In Years Past
In 1913, George B. Bloomer, aged 70 years, died early in the morning as the result of injuries received the previous afternoon while at work on his oil lease on the Monroe farm at Pratt Hollow near Bradford, Pa. He was found by William Freeman, lying in a semiconscious condition on the floor of a boiler house. His clothes were stripped completely off and his body was badly torn and bruised. Help was secured and the injured man removed to his home. Drs. Ash and Eaton were summoned and found one leg broken below the knee, the other knee dislocated and the chest crushed. He was alone when injured. It was evident that his clothing caught in the wheel of the engine.
The matter of the city of Jamestown establishing a municipal milk plant was before the common council in one form or another much of the time the previous evening. Rev. Laird W. Snell, rector of St. Luke’s Episcopal church, addressed the council on the question and later the council voted to invite Nathan Straus to send his model pasteurization plant here for a demonstration. The most important action taken, however, was to direct Corporation Counsel Kettle to submit an opinion relative to the legality of the city establishing a municipal milk plant.
In 1938, Fredonia Grange No. 1 lost another well-known member on Tuesday in the death of Mrs. Jennie Becker Moser, 49, wife of Harry Moser, East Creek Road, Town of Portland. Special interest in Mrs. Moser lay in the fact that she was believed to have been the only woman school bus driver in the state of New York. She had been the regular bus driver for Portland school district No. 1 for more than three years.
William N. Cale, 73, Blockville, was recovering at the WCA Hospital from wounds received the previous evening about 6:30 when he was held up and robbed by an unknown assailant. He had a sprained right ankle, bruised nose and various lesser injuries. The sheriff’s department at Mayville was seeking clues to the identity of the man who attacked Mr. Cale and robbed him of $240 cash and about $300 in checks. Mr. Cale collected for the Smith-Cale Company, dealers in gasoline and oil, with stations in the vicinity. He returned from a trip late in the afternoon and as he stepped from his car to open his garage door, a man accosted him with, “It’s a stickup.” After knocking the elderly man down and taking the money the thief jumped into Mr. Cale’s auto and drove hastily away.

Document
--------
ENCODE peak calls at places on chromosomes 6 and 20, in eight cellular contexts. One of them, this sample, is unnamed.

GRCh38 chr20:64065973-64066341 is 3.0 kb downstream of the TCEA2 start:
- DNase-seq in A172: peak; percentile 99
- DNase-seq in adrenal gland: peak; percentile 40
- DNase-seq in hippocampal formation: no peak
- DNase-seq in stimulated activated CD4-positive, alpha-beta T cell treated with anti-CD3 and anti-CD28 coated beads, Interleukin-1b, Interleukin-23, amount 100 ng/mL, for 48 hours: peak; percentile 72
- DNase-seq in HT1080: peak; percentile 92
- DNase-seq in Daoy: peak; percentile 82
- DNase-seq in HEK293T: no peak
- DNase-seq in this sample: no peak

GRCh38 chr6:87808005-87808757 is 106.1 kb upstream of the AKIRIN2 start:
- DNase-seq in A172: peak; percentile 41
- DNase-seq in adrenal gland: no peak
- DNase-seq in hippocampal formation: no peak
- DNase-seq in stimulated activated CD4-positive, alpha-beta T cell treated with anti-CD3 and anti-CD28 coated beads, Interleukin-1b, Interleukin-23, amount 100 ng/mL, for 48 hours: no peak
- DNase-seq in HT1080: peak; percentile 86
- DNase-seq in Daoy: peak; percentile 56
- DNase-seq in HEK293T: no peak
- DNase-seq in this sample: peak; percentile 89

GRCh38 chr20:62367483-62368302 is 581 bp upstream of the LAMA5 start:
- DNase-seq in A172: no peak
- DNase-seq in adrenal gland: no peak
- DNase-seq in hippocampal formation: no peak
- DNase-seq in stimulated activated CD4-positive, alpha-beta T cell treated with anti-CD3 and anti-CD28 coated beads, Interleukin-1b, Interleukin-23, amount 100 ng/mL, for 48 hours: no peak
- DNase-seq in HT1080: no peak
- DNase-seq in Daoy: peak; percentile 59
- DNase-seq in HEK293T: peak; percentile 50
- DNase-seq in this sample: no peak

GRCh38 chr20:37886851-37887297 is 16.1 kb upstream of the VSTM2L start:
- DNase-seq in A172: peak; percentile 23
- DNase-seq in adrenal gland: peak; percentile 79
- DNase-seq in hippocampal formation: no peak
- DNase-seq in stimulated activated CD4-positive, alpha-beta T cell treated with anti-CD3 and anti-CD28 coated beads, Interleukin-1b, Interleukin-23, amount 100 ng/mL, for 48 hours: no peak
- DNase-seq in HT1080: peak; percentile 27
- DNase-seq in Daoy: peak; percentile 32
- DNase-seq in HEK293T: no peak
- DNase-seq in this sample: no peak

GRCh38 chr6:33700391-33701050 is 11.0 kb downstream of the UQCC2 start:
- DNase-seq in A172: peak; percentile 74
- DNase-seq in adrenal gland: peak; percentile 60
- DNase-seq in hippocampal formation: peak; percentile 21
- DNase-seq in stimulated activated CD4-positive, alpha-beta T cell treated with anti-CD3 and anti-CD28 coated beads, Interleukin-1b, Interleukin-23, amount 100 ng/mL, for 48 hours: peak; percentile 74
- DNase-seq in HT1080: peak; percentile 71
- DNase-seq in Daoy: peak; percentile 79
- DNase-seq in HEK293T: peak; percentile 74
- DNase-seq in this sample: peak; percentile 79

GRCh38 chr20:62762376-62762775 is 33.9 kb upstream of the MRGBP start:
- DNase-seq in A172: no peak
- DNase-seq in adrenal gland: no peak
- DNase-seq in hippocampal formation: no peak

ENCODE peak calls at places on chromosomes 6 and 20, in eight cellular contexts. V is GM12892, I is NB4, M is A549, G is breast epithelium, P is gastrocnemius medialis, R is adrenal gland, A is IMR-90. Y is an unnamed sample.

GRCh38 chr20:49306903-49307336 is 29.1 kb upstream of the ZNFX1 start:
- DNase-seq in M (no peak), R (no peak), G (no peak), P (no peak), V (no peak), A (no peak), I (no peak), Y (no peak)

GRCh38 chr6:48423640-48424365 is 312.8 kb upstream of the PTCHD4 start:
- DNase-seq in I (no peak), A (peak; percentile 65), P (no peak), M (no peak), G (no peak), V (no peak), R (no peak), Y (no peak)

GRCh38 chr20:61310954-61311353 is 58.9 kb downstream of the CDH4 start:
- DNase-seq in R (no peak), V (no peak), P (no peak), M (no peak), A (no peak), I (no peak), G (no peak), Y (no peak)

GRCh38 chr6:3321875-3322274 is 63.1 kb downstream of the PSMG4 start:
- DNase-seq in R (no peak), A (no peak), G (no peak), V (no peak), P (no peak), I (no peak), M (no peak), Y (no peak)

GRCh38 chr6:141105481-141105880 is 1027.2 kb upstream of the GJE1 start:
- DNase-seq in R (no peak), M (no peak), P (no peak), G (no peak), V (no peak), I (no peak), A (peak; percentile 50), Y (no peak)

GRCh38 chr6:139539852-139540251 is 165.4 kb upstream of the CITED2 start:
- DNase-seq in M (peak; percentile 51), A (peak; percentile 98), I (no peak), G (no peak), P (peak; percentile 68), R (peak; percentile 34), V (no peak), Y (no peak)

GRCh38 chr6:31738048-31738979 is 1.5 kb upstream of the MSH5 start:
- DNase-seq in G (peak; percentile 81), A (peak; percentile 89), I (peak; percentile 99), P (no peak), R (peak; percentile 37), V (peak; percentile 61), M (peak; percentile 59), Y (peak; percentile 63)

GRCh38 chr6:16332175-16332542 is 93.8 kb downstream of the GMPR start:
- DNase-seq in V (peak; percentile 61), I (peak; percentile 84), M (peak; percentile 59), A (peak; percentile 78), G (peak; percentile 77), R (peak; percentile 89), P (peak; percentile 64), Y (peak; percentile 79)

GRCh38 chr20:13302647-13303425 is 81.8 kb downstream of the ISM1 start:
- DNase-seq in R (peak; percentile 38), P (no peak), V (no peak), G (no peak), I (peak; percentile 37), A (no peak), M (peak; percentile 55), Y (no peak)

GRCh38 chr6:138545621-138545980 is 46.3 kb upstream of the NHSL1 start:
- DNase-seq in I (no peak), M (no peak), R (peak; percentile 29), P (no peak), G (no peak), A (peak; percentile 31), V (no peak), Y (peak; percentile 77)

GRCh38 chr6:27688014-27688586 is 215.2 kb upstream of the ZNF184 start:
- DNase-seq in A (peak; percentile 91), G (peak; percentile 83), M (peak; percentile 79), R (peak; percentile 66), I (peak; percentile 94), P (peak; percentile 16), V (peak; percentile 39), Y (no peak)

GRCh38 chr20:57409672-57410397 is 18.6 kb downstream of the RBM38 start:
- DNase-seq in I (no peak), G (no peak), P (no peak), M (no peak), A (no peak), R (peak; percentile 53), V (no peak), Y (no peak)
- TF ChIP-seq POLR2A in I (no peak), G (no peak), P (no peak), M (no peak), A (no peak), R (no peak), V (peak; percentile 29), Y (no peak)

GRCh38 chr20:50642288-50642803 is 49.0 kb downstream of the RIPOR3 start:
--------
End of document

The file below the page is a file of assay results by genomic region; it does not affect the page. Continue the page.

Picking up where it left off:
In 1963, an “old-fashioned” winter walloped Jamestown with 18 inches of snow on Saturday night and Sunday but the area dug out rapidly with all city streets and county highways reported open this day to traffic. The hardest blow of the season dumped seven inches of new snow over a two-inch base on Saturday night – and another 11 inches the previous night, adding up to 20 inches on the ground on this morning. Working on a round-the-clock schedule, the Jamestown Department of Public Works and the Chautauqua County Highway Department reported all streets and highways “passable” but slippery. The weather bureau warned that more snow was on the way.
Jamestown police said that no arrests were made during their check the previous day of stores which might be doing business on Sunday in violation of a more than 50-year-old state “blue law” on Sabbath sales. The check, hampered by a heavy snowfall, was made after a complaint early the past week by the Jamestown Retail Merchants Association. Police said the procedure was to visit stores open for Sunday business and make a list of merchandise offered for sale. The information, they said, was being transmitted to District Attorney Sidney T. Hewes. Whether any charges would be placed was not immediately known.
In 1988, WCA Hospital was “off and running” after receiving final approval from the state to offer new health care services, according to Jamestown mayor Steven B. Carlson. At a meeting in New York City, Carlson and WCA Hospital Administrator Murray Marsh learned of the approval by members of the state’s Hospital Review and Planning Council. The council reviewed WCA’s purchase of the land, buildings and equipment of the former Jamestown General Hospital.
‘Tis the season to be jolly, and members of Falconer’s Department of Public Works, Sam Ognibene, Peter Fuller and Skip Cavallaro, decked the village’s gazebo o with festive trimmings. The Christmas tree and gaily lit festoons of greenery would add splendor to the sight and gladden the hearts of all who came a-caroling among the snow-capped leaves so green.